WASHINGTON (AP) — The McClatchy news organization asked National Intelligence Director James Clapper on Tuesday whether U.S. intelligence agencies monitored mobile phone calls between a McClatchy freelance reporter and his sources in Afghanistan.
In a letter to Clapper, Anders Gyllenhaal, McClatchy’s vice president of news, and Karole Morgan-Prager, vice president, corporate development and general counsel, called the allegations that U.S. intelligence agencies helped target a journalist working for a U.S. news organization “disturbing.”
“Absent a well-founded, good faith belief that a journalist is engaged in terrorist activities, compiling and analyzing a journalist’s metadata would violate core First Amendment principles, and U.S. law,” Gyllenhaal and Morgan-Prager wrote, referring to constitutional free speech rights.
They asked Clapper whether any U.S. intelligence agencies helped in the “collection, use or analysis” of any metadata from McClatchy freelancer Jon Stephenson’s mobile phone while he worked in Afghanistan last year.
Metadata includes logs and timing of phone calls and lists of Internet communications, but does not include the actual contents of communications.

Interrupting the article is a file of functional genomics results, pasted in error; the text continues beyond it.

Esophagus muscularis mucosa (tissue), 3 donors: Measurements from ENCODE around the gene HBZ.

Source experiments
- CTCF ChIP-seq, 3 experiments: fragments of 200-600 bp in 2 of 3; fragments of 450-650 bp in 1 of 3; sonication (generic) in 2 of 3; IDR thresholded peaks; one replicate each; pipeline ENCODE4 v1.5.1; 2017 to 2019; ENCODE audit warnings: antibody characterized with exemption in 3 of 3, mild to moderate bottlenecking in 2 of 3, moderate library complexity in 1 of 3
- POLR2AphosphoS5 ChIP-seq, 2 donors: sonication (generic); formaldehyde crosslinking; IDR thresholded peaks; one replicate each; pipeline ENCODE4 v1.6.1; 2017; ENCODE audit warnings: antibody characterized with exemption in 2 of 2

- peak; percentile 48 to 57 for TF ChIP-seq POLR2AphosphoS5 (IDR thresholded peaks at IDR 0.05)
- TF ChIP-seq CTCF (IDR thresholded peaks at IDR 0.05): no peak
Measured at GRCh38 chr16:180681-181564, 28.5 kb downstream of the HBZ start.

“We regard any targeted collection of the metadata of our journalists as a serious interference with McClatchy’s constitutional rights to gather and report the news,” the two McClatchy officials wrote.
Clapper’s office had no immediate comment late Tuesday.
Stephenson has claimed his reporting was monitored by the U.S. intelligence programs revealed by National Security Agency leaker Edward Snowden on behalf of New Zealand’s military.
On Sunday, the Star-Times newspaper of New Zealand reported that the New Zealand military conspired with U.S. spy agencies to monitor Stephenson’s communications with sources in Afghanistan. New Zealand officials have denied the allegations.
Stephenson’s claim was the latest revelation in the ongoing debate over government snooping since Snowden in June revealed two top secret U.S. programs that monitor millions of Americans’ telephone and Internet communications each day.
U.S. intelligence officials have denied Stephenson’s claim, but wouldn’t elaborate on what did happen. Other intelligence officials and experts suggested Stephenson’s phone calls to Afghan sources might have been caught up in standard military intelligence monitoring of enemy combatant’s communications.
Experts and former intelligence officials have said if Stephenson’s phone records were collected, they would have been gathered in a military intelligence sweep that is shared among allies — and has for years monitored most communications in war zones, where there is little expectation of privacy.